Sundog Scale Studio For Mac, Windows Gets Major Update has updated its MIDI composition software Sundog Scale Studio, for Mac & Windows, to version 1.4.0.

Sundog is a stand-alone MIDI sequencer that is designed to provide tools focused on composition.

It works like this:

  1. Connect Sundog to your DAW via MIDI.
  2. Pick a scale – like C Major or E Minor.
  3. Sundog will show you a list of chords that can be used on this scale.
  4. Create a chord progression by clicking and listening.
  5. Use the internal step sequencer to create melodies or arpeggios on your chords and scale notes.

The update adds enhanced sequencing options, improved MIDI support, ‘tighter’ MIDI clock, new views and more. 

Here’s a video intro:

Here’s what’s new in version 1.4.0:

  • Work as MIDI Clock slave.
  • Sequencer: Up to 24 notes up or down instead of 9.
  • Octave +1, +2, -1, -2 (right click: go down).
  • MIDI Panic button: Press “P”.
  • Tighter MIDI clock for MIDI master mode.
  • Accessibility-Fix (create file core/accessibility.txt).
  • Mute instruments in instrument selector panel without changing the current instrument (click on the playback indicator dot to mute an instrument).
  • Chords View: Show “chord column number” in chord progression bar.
  • Chords View: Underline inversions and other chords that share exactly the same notes as the current chord.
  • Copy and Paste: Input sequences, chords, chord progressions, melodic patterns.
  • Edit menu with actions like “Set all patterns to triplets”.
  • Clear chord in Chords View with keypress: Delete (Windows) or backspace (Mac OS X).
  • Triplet support.

Sundog Scale Studio is available for Mac & Windows for $39 / EUR 29.

If you’ve used Sundog, leave a comment and share your thoughts on it!

9 thoughts on “Sundog Scale Studio For Mac, Windows Gets Major Update

    1. Nah… there are so many aspects involved in music production – sound choice, synthesis, mixing, building / releasing tension, harmony,… – that you can hardly say that using a tool that helps you in _one_ category will help you with _everything_ (or “kills” music making).
      Sundog definitely speeds up the production process. But it won’t free you from your responsibility as a musician to amaze your audience – by following your vision of a good song, and then using your whole toolset and knowledge to let your vision become reality.

    2. I wouldn’t say it is automation – as the user is making key choices of scale, notes and progressions in composition, it seems more to be an interactive reference for music composition. Couldn’t a creative come to the same conclusions after referencing a small library, with more time and effort needed? It is like stating that an interactive reference for the English language is going to destroy the creative writing process, it won’t diminish you but it could seriously help that process, regardless of previous knowledge it may take a person down new creative paths.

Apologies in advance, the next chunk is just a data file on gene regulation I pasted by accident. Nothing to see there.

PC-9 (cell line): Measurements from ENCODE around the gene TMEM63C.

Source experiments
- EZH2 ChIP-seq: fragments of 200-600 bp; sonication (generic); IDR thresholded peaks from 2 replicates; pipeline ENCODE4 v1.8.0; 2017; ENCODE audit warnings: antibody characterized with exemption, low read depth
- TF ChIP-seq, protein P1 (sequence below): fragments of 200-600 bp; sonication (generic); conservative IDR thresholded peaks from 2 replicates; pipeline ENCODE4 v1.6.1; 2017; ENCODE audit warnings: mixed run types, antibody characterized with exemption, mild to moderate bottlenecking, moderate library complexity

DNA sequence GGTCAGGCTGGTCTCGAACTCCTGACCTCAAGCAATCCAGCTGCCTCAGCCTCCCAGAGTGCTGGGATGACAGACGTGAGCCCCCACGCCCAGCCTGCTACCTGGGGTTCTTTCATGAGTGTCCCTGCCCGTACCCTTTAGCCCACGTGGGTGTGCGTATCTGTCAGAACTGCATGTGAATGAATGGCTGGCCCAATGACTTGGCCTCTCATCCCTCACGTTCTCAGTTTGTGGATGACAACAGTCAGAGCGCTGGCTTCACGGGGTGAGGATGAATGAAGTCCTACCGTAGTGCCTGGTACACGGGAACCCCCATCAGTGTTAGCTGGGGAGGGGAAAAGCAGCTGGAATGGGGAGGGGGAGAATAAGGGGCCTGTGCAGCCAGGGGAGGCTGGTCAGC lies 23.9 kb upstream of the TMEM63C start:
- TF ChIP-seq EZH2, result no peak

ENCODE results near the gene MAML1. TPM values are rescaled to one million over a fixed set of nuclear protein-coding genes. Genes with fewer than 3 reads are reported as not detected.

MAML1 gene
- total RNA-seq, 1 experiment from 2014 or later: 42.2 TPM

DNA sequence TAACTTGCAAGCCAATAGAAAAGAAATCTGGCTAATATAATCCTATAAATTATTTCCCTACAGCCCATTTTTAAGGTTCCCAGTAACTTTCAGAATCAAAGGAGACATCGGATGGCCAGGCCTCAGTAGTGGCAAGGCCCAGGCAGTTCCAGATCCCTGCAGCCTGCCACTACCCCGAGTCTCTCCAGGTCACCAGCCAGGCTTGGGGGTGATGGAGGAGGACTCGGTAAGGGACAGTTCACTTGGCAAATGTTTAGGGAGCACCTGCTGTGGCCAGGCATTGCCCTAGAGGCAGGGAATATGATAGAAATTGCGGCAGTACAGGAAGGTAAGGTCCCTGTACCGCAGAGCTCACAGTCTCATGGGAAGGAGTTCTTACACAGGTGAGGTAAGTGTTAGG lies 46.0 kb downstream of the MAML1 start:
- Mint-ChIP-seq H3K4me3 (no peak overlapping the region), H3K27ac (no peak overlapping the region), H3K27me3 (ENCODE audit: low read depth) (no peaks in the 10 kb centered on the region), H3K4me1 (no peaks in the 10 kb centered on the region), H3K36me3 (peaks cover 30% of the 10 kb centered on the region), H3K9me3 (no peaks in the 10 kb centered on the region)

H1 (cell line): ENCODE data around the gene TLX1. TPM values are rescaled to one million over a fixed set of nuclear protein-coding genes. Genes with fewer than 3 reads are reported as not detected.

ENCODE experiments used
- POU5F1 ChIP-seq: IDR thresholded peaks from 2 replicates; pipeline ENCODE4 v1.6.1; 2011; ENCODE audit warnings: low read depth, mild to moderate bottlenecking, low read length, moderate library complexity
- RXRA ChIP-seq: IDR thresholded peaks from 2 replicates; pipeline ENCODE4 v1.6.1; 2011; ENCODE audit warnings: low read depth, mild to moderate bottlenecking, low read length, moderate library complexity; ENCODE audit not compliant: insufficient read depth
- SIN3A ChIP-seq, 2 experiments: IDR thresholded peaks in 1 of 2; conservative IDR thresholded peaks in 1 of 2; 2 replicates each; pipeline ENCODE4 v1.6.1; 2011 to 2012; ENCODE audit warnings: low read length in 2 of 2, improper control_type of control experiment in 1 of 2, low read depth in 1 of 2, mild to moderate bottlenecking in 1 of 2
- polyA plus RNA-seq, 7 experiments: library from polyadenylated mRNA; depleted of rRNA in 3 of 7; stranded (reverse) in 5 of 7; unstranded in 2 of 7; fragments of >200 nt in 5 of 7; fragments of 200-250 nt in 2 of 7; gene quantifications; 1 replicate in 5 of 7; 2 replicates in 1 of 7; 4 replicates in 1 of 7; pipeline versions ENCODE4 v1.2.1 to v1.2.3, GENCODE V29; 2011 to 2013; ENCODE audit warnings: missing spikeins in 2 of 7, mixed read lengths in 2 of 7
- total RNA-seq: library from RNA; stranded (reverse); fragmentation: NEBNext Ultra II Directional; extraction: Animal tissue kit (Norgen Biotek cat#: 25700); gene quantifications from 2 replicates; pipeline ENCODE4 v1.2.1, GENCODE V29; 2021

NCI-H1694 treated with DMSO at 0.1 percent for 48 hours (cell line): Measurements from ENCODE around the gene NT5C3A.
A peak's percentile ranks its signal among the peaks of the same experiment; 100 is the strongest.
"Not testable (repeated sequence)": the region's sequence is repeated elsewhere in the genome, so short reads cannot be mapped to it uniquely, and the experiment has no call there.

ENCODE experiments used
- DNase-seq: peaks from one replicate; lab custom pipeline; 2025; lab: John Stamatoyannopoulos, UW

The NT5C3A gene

3. If anything, a tool like this forces you to learn more about writing songs, because you focus more of your time on arrangement, feel, tension and release, etc. A symphony conductor doesn’t play every single part in every single instrument. They rely on tools and people to help them reach their overall vision. Slot this tool in the same way.

  1. I know this is narrow minded, but I was quite interested in this… until I watched the demo and heard that paint-by-numbers trance song. ugh.

    1. There are two ways to work with inversions:
      1) Click on a chords button. Sundog will automatically underline every other chord that uses the same notes. Now you can decide to switch chords by clicking on one of the other buttons.
      2) If you click on a chord Sundog will highlight the used notes in the yellow box below the chords buttons. Now you can click on single notes to manually turn them off and on. This way you can both create completely own chords and also do inversions if you like 🙂

  2. setting it up is a pain on a mac. No instructions for dummies like me. I don’t want to put it through Logic X. Just run it through my MacBook, maybe quick time then drag and drop into daw.

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